Consumer demands are often the driving force of the way certain industries evolve. Right now, the packaging industry is changing to become more eco-friendly, as more consumers are demonstrating an appreciation of sustainable packaging options.
According to Nielsen, 55 percent of consumers value sustainable packaging more than low prices, and 52 percent said their purchasing decisions are partially based on the company’s packaging choices. Essentially, if the protection is sustainable, they are more likely to buy.
But despite consumers’ demands for greener protective packaging solutions, there seems to be a disconnect as to how they can contribute to a product’s effect on the environment.
As Packaging Digest pointed out, consumers don’t always know what can be recycled, and how they can do this. Some communities are working hard to increase recycling rates. Packaging Digest pointed out that North Carolina’s Division of Environmental Assistance and Customer Service, which helps educate residents on ways to recycle waste, is a great example of this.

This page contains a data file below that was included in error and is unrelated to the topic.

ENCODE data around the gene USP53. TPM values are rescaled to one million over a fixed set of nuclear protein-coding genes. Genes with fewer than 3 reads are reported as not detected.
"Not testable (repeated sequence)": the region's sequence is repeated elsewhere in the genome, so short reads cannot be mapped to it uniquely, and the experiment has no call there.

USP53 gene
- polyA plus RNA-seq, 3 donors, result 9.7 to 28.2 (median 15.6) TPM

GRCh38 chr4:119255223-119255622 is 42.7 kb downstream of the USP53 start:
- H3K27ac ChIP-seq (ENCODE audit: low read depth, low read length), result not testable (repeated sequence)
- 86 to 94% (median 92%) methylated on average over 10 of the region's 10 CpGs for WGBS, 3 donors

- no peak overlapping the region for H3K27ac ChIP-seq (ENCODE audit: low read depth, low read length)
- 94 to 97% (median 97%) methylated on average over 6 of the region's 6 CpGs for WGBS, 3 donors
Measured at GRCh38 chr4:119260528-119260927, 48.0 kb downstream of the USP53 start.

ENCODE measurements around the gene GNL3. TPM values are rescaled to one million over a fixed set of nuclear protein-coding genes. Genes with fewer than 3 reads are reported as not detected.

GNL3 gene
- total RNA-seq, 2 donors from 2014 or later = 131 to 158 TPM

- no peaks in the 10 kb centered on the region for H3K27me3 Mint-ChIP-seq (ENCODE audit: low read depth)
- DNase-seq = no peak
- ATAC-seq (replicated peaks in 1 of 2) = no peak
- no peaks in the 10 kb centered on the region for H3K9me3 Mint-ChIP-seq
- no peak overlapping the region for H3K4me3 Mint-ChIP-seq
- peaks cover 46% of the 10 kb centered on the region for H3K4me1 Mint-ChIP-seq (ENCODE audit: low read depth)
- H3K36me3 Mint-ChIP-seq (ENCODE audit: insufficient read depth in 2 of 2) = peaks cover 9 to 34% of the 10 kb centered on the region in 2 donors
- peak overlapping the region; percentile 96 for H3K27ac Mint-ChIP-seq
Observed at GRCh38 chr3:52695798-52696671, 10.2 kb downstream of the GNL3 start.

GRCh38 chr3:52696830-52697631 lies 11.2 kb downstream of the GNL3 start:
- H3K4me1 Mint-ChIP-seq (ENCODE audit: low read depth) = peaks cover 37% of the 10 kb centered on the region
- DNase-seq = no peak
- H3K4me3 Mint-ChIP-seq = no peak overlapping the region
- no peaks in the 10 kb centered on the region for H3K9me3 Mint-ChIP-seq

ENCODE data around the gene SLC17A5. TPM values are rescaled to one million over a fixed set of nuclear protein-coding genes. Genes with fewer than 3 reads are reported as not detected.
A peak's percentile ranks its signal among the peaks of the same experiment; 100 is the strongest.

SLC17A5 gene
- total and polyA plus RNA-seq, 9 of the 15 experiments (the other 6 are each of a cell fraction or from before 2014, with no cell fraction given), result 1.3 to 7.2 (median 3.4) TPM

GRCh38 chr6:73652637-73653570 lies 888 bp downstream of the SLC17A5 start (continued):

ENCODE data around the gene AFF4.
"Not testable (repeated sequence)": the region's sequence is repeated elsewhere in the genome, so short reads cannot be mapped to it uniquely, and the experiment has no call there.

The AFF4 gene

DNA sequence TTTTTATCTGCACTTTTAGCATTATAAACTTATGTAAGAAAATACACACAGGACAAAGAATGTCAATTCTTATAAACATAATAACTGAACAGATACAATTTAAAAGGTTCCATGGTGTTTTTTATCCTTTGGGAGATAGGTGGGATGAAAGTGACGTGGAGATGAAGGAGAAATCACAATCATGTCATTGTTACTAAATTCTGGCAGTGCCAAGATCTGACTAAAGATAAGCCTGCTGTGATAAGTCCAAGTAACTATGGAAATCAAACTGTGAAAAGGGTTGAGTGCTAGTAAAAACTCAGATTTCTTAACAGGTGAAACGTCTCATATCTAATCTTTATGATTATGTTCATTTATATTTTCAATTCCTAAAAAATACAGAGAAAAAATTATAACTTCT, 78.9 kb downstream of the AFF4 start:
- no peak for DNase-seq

“Consumers look to the packaging to find out how to recycle an item.”
Packaging makes a difference
Though efforts from companies and communities are critical in raising recycle rates, there are additional approaches that can help as well. According to Packaging World, consumers’ main source of information about how to recycle comes from the packaging material itself. One study found that 67 percent of respondents assume an item can’t be recycled if the packaging doesn’t specifically say it can. More than half of consumers look to the packaging to find out how to recycle an item, while only about one-third check on a community recycling website. Even less look to the brand’s website.
Packaging World noted that many consumers want to recycle the products that they can, but aren’t always aware of how to do so. Providing a visual cue by printing or adding an image or certain quality such as a green tint to alert the consumer to the product’s recyclability can help remind consumers to recycle.
“The survey results reiterate what we have long believed, that we must work together— the packaging manufacturers, brands, and everyone in between—to ensure we are talking to consumers in a clear way about the recyclability of our products,” Jason Pelz, the vice president of recycling projects for the carton council of North America, explained.
Packaging companies can have a large effect on future recycling rates. By including in the packaging design a trigger to recycle the materials, more consumers are likely to do so.